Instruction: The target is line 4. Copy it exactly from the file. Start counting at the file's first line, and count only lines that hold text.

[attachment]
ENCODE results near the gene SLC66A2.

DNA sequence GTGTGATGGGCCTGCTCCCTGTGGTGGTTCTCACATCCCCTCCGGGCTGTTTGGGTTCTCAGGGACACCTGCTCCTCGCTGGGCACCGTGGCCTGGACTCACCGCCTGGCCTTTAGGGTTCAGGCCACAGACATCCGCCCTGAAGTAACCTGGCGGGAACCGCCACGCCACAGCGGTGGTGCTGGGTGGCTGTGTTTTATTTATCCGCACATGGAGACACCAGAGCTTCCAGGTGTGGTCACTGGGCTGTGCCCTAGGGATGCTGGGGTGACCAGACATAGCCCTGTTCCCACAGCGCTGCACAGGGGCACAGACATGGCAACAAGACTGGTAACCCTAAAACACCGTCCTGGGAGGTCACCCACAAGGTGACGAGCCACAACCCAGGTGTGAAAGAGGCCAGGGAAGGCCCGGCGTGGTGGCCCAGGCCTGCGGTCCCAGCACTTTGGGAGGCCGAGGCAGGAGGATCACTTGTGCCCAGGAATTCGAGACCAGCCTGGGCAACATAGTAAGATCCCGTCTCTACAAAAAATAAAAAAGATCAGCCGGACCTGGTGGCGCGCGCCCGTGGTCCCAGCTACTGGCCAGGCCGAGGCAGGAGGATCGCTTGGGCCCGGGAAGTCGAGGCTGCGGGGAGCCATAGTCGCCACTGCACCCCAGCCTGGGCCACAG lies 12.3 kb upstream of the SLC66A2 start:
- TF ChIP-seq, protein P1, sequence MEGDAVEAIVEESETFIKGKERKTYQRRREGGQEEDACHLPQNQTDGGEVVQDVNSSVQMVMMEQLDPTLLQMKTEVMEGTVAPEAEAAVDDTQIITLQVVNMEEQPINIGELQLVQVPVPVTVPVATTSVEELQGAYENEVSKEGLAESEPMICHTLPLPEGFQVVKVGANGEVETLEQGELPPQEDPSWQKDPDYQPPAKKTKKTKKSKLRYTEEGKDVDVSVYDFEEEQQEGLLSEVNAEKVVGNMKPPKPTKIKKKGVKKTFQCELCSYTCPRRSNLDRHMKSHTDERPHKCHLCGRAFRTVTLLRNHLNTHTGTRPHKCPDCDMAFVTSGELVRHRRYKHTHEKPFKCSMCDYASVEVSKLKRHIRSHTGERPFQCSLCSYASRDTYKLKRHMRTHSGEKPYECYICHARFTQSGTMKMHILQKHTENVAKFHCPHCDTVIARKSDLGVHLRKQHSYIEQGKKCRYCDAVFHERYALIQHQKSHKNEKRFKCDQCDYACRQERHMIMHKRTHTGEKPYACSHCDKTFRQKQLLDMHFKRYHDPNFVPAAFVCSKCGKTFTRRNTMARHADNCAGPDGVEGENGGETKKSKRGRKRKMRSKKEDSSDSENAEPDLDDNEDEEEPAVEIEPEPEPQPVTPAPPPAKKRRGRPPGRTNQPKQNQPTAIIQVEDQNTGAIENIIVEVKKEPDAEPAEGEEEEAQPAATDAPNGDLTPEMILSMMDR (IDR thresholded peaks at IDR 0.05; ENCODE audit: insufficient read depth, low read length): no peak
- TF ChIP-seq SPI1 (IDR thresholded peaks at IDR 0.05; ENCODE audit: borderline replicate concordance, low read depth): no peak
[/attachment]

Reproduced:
- TF ChIP-seq SPI1 (IDR thresholded peaks at IDR 0.05; ENCODE audit: borderline replicate concordance, low read depth): no peak